Because We Need More Commentary on Bill O’Reilly

This morning the New York Times reported that, since the lawsuits directed at Bill O’Reilly have become public, there has been a mass exodus of advertisers, but a influx of viewers. The cynic in me wants to immediately assign this to a bunch of misogynist men who, like our President, are more than happy to defend O’Reilly and assume that he did nothing wrong. However, the Times says that viewership is up by more than one million. One million. I’m not sure that she-man-woman-haters can account for that entire number. In fact, for my own sanity and feelings of safety, I can’t believe that.

So who are these people suddenly flocking to O’Reilly’s show? Are they casual watchers who, now that he’s back in the news, have been reminded of how much they enjoyed his show? Probably. Are they the woman haters described above? Probably. Are they people who believe the President when he says that O’Reilly is a ‘nice guy’? Probably.

But I can’t help but wonder if there is another element to this. If there some voyeuristic nature in us that wants to experience O’Reilly now that we know what he’s done. These claims certainly can’t be all that surprising. O’Reilly have been sparking controversy for years and Fox’s record on harassment isn’t squeaky clean to begin with. Is it that hard to believe? For me, its not. We always knew that O’Reilly was playing with fire, but now we’re going to see if he actually gets burned.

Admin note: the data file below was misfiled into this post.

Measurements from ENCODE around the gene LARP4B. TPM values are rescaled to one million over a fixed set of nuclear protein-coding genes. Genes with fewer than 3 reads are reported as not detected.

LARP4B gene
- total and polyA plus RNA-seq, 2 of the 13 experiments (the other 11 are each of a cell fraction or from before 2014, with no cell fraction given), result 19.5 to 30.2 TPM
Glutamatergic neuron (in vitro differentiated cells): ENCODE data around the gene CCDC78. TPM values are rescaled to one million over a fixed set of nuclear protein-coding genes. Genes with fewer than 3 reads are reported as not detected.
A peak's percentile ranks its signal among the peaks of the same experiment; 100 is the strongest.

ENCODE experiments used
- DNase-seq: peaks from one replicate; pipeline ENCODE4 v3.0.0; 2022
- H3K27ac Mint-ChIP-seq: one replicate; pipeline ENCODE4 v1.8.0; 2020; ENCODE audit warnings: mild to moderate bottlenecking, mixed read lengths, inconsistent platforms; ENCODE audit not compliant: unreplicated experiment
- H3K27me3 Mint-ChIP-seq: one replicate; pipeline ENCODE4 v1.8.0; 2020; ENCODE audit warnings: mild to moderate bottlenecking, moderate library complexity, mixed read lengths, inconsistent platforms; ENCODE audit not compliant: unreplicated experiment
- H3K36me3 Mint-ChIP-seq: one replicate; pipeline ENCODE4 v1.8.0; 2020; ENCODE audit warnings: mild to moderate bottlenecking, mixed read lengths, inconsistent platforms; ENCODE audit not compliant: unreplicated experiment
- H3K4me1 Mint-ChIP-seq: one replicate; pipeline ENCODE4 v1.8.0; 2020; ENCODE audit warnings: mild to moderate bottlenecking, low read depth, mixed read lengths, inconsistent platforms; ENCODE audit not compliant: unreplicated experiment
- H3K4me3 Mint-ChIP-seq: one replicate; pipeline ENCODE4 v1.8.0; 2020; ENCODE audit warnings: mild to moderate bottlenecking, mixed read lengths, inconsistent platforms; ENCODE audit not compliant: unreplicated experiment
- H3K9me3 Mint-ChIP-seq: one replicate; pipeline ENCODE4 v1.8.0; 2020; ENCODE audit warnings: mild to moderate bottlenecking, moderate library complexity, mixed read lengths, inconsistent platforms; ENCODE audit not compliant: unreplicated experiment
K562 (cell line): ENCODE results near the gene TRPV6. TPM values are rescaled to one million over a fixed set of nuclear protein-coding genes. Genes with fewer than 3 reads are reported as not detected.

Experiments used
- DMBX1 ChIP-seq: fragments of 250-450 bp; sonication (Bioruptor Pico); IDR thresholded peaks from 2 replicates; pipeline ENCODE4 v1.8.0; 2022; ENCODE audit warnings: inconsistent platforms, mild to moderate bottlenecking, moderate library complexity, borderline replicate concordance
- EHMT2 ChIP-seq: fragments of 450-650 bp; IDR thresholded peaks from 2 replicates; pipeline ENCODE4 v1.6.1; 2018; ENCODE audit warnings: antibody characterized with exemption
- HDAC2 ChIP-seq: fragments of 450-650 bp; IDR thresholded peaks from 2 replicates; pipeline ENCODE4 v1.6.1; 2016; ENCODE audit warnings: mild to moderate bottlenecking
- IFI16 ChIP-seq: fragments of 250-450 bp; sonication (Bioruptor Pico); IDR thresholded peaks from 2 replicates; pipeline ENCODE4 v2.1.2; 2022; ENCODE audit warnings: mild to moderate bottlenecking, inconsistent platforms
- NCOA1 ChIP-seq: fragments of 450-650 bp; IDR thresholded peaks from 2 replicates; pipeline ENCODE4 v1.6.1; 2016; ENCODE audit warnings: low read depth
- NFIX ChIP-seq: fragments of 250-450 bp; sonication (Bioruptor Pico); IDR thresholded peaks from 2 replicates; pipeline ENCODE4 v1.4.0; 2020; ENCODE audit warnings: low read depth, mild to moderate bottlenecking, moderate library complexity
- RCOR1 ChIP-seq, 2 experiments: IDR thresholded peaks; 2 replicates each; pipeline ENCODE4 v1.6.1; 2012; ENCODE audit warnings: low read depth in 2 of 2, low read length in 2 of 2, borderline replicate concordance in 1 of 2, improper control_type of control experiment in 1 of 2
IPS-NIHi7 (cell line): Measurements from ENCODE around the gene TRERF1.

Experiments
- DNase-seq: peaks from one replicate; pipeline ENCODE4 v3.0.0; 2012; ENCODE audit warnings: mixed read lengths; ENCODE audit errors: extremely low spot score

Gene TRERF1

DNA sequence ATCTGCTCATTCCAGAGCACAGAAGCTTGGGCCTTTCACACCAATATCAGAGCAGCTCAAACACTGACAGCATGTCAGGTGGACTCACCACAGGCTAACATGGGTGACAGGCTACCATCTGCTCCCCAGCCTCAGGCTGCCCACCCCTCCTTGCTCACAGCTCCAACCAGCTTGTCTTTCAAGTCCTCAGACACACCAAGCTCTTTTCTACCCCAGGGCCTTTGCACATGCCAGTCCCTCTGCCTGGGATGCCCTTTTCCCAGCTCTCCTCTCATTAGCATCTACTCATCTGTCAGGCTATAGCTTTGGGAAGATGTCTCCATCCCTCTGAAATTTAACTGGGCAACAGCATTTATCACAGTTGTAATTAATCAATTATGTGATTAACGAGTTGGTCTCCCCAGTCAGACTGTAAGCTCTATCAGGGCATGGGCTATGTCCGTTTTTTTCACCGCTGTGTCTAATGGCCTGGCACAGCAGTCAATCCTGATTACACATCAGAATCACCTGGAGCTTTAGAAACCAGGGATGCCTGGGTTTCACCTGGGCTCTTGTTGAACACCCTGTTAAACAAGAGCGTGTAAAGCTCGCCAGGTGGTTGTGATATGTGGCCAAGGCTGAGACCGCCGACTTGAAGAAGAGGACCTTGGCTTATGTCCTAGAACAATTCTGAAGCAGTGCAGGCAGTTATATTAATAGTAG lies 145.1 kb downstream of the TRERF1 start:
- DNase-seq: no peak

And, in all likelihood, he may not. Sexual harassment charges are hard enough to prove, never mind when the target is famous and now even more a cash cow that he previously was. There doesn’t seem to be the same social pressure that helped to push Roger Ailes out. So O’Reilly may stay and continue to host his bombastic show and make more controversial headlines.

And people will continue to watch. Maybe more than who did two weeks ago, before this scandal broke. People who want to see what a man who thinks (allegedly) masturbating on the phone while a colleague talks to him is appropriate looks like. They want to look into the face of a potential harasser. To pretend that the longer we stare at him, the more foreign he will look to us. For women, he won’t look like those men before. The ones who, at work, maybe said something that probably crossed the line, but we didn’t want to make a big deal out of it. For men, maybe the longer you look at him, the less of yourself you’ll see in him. You won’t see those comments or catcalls or whatever it was that you did one time that wasn’t a big deal, she just freaked out. You won’t have to wonder if the reason you can’t look away isn’t because of how alien he looks to you, but how familiar.